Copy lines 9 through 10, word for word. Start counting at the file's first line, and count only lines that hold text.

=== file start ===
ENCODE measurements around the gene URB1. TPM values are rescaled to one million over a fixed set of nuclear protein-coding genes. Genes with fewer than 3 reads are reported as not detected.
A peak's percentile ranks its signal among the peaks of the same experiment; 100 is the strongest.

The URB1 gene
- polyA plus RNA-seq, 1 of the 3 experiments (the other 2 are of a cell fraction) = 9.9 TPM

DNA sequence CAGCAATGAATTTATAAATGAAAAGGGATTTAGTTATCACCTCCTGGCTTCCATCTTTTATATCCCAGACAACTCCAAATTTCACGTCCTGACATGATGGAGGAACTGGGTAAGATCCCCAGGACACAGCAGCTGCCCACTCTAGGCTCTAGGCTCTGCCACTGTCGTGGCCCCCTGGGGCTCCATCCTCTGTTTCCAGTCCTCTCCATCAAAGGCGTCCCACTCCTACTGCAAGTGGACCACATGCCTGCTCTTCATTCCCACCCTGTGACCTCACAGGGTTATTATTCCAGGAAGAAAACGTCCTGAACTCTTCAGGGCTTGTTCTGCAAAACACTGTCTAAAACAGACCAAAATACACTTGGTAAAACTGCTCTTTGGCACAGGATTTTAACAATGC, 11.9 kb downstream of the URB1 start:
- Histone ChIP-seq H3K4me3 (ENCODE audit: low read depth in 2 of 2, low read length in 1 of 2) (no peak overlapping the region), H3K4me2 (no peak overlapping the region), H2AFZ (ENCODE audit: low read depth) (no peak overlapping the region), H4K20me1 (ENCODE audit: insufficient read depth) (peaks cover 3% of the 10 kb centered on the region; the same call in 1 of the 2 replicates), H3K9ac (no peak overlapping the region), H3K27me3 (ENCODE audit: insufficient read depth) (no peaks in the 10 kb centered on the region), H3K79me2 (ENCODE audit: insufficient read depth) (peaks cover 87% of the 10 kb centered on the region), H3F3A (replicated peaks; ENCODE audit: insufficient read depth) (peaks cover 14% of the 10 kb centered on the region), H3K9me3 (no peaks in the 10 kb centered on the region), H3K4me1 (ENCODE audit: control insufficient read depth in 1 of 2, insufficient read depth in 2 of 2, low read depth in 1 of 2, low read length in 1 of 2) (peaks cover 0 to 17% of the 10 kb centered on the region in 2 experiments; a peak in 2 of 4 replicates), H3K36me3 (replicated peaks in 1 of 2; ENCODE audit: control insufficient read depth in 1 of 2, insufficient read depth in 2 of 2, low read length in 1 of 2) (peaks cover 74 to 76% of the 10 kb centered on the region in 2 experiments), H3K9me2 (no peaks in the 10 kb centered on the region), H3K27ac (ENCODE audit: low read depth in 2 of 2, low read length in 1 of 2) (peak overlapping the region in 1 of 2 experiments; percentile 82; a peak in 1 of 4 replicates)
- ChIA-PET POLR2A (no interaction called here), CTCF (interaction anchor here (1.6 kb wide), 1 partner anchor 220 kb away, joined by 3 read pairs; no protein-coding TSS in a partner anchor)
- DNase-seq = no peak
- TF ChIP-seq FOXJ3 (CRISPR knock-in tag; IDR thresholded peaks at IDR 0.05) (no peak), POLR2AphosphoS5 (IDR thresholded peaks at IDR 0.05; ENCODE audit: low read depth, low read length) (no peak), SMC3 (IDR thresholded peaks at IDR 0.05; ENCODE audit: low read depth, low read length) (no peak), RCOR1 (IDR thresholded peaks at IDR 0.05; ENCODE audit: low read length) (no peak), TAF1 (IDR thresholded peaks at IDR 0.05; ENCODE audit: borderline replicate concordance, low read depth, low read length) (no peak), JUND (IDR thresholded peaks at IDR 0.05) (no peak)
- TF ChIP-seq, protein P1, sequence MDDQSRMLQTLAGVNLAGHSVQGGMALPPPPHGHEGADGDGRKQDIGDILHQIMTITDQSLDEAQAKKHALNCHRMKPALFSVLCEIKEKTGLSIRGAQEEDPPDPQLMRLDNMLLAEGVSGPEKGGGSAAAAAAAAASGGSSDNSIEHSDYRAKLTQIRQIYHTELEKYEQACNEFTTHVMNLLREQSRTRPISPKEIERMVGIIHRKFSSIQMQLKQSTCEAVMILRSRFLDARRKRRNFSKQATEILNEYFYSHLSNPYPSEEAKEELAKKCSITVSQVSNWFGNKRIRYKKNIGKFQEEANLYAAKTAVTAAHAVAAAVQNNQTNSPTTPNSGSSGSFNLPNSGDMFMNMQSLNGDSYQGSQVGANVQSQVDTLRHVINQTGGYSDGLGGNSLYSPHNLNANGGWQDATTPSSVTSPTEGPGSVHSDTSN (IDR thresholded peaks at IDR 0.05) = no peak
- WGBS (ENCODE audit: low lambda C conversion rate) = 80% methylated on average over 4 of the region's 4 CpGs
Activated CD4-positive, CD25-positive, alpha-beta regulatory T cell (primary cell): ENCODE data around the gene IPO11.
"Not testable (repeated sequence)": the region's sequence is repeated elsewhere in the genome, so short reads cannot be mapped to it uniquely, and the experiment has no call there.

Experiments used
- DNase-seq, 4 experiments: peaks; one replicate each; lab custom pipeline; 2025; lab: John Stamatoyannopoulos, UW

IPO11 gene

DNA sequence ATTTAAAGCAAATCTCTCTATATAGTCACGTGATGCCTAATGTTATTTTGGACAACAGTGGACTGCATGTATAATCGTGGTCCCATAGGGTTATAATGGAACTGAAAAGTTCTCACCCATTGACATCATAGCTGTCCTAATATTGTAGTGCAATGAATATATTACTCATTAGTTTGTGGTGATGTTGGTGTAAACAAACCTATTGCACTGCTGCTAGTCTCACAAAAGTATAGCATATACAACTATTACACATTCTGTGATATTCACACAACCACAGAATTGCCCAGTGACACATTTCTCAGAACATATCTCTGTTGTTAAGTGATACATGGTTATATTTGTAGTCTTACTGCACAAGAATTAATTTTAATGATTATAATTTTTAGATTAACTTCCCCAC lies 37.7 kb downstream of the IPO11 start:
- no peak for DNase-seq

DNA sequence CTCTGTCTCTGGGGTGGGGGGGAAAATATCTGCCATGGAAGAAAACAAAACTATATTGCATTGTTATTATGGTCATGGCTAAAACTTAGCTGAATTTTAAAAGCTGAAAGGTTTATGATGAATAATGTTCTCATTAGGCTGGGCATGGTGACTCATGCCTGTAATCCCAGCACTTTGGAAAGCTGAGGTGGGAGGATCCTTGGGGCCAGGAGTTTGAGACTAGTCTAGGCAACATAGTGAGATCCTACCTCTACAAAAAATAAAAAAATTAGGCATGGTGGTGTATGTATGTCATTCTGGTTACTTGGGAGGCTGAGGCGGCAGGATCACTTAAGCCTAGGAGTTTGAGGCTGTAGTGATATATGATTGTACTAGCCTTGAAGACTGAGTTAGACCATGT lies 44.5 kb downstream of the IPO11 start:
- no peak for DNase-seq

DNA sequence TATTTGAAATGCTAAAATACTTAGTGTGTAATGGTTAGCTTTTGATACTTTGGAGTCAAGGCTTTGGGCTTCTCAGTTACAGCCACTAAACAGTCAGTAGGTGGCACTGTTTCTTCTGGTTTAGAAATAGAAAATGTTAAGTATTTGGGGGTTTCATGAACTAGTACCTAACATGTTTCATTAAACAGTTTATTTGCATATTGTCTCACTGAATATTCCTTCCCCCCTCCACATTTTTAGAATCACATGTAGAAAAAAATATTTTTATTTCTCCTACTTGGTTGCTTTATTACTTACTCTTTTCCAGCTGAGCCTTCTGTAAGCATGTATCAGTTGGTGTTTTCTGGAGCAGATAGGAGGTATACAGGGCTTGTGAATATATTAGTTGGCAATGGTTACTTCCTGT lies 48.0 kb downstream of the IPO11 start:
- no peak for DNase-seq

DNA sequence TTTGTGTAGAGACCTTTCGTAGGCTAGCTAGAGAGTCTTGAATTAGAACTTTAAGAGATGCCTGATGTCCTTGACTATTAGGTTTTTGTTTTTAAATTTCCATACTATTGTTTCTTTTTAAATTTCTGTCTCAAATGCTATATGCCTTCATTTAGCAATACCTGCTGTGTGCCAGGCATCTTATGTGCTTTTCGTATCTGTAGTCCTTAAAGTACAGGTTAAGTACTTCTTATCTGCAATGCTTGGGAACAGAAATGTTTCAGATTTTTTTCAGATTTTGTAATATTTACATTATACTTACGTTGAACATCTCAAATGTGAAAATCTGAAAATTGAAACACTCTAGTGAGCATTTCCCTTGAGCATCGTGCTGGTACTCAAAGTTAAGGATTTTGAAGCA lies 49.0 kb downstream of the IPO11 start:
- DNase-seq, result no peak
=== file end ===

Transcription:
- TF ChIP-seq FOXJ3 (CRISPR knock-in tag; IDR thresholded peaks at IDR 0.05) (no peak), POLR2AphosphoS5 (IDR thresholded peaks at IDR 0.05; ENCODE audit: low read depth, low read length) (no peak), SMC3 (IDR thresholded peaks at IDR 0.05; ENCODE audit: low read depth, low read length) (no peak), RCOR1 (IDR thresholded peaks at IDR 0.05; ENCODE audit: low read length) (no peak), TAF1 (IDR thresholded peaks at IDR 0.05; ENCODE audit: borderline replicate concordance, low read depth, low read length) (no peak), JUND (IDR thresholded peaks at IDR 0.05) (no peak)
- TF ChIP-seq, protein P1, sequence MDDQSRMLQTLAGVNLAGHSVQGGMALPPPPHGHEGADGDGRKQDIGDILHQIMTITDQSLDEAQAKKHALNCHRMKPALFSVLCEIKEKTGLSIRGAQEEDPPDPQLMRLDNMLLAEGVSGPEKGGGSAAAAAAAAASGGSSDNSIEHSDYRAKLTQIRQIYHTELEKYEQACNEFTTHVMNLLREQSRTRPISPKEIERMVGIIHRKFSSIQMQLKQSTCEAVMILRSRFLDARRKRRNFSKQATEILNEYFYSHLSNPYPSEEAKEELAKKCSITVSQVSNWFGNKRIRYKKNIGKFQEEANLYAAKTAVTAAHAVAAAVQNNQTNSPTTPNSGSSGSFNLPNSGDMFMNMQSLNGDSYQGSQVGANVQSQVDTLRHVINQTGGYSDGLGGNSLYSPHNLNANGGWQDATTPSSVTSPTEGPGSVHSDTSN (IDR thresholded peaks at IDR 0.05) = no peak